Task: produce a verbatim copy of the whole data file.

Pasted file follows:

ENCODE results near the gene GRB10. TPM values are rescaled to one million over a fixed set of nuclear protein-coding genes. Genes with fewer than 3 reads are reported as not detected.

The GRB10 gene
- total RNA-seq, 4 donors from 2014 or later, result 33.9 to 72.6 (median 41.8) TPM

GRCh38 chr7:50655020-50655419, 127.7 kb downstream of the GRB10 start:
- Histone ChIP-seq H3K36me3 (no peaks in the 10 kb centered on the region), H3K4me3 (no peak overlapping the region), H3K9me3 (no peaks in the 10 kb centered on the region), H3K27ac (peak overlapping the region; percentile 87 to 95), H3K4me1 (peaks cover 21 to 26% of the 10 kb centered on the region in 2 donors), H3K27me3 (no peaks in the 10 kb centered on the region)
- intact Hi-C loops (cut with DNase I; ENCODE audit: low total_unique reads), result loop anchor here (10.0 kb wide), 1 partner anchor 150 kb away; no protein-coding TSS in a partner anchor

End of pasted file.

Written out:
ENCODE results near the gene GRB10. TPM values are rescaled to one million over a fixed set of nuclear protein-coding genes. Genes with fewer than 3 reads are reported as not detected.

The GRB10 gene
- total RNA-seq, 4 donors from 2014 or later, result 33.9 to 72.6 (median 41.8) TPM

GRCh38 chr7:50655020-50655419, 127.7 kb downstream of the GRB10 start:
- Histone ChIP-seq H3K36me3 (no peaks in the 10 kb centered on the region), H3K4me3 (no peak overlapping the region), H3K9me3 (no peaks in the 10 kb centered on the region), H3K27ac (peak overlapping the region; percentile 87 to 95), H3K4me1 (peaks cover 21 to 26% of the 10 kb centered on the region in 2 donors), H3K27me3 (no peaks in the 10 kb centered on the region)
- intact Hi-C loops (cut with DNase I; ENCODE audit: low total_unique reads), result loop anchor here (10.0 kb wide), 1 partner anchor 150 kb away; no protein-coding TSS in a partner anchor